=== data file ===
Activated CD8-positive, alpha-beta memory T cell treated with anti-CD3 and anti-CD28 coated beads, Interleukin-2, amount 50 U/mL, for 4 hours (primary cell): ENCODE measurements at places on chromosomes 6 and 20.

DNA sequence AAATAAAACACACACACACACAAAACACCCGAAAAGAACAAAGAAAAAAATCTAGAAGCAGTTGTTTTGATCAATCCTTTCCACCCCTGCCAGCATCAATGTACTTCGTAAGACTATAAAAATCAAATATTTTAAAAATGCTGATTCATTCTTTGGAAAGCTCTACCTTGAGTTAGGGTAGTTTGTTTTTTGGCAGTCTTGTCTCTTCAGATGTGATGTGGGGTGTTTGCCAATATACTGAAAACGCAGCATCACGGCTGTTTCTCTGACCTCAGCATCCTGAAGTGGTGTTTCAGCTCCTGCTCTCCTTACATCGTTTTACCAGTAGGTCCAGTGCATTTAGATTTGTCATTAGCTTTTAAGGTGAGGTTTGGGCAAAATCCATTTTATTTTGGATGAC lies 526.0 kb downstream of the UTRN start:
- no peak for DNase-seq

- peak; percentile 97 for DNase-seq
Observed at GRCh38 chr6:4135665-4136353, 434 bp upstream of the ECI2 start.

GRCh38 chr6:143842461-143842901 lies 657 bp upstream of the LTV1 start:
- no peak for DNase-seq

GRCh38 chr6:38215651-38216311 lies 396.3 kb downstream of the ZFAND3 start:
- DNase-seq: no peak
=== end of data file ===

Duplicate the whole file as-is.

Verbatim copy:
Activated CD8-positive, alpha-beta memory T cell treated with anti-CD3 and anti-CD28 coated beads, Interleukin-2, amount 50 U/mL, for 4 hours (primary cell): ENCODE measurements at places on chromosomes 6 and 20.

DNA sequence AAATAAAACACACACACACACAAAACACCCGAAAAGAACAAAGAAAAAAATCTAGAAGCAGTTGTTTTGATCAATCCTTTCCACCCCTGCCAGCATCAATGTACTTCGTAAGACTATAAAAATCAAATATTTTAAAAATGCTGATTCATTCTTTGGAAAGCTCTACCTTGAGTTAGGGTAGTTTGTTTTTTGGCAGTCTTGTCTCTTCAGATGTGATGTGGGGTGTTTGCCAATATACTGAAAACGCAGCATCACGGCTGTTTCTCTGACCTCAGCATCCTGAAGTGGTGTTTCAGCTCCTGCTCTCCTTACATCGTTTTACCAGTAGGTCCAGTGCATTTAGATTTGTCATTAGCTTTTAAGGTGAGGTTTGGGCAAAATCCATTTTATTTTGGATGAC lies 526.0 kb downstream of the UTRN start:
- no peak for DNase-seq

- peak; percentile 97 for DNase-seq
Observed at GRCh38 chr6:4135665-4136353, 434 bp upstream of the ECI2 start.

GRCh38 chr6:143842461-143842901 lies 657 bp upstream of the LTV1 start:
- no peak for DNase-seq

GRCh38 chr6:38215651-38216311 lies 396.3 kb downstream of the ZFAND3 start:
- DNase-seq: no peak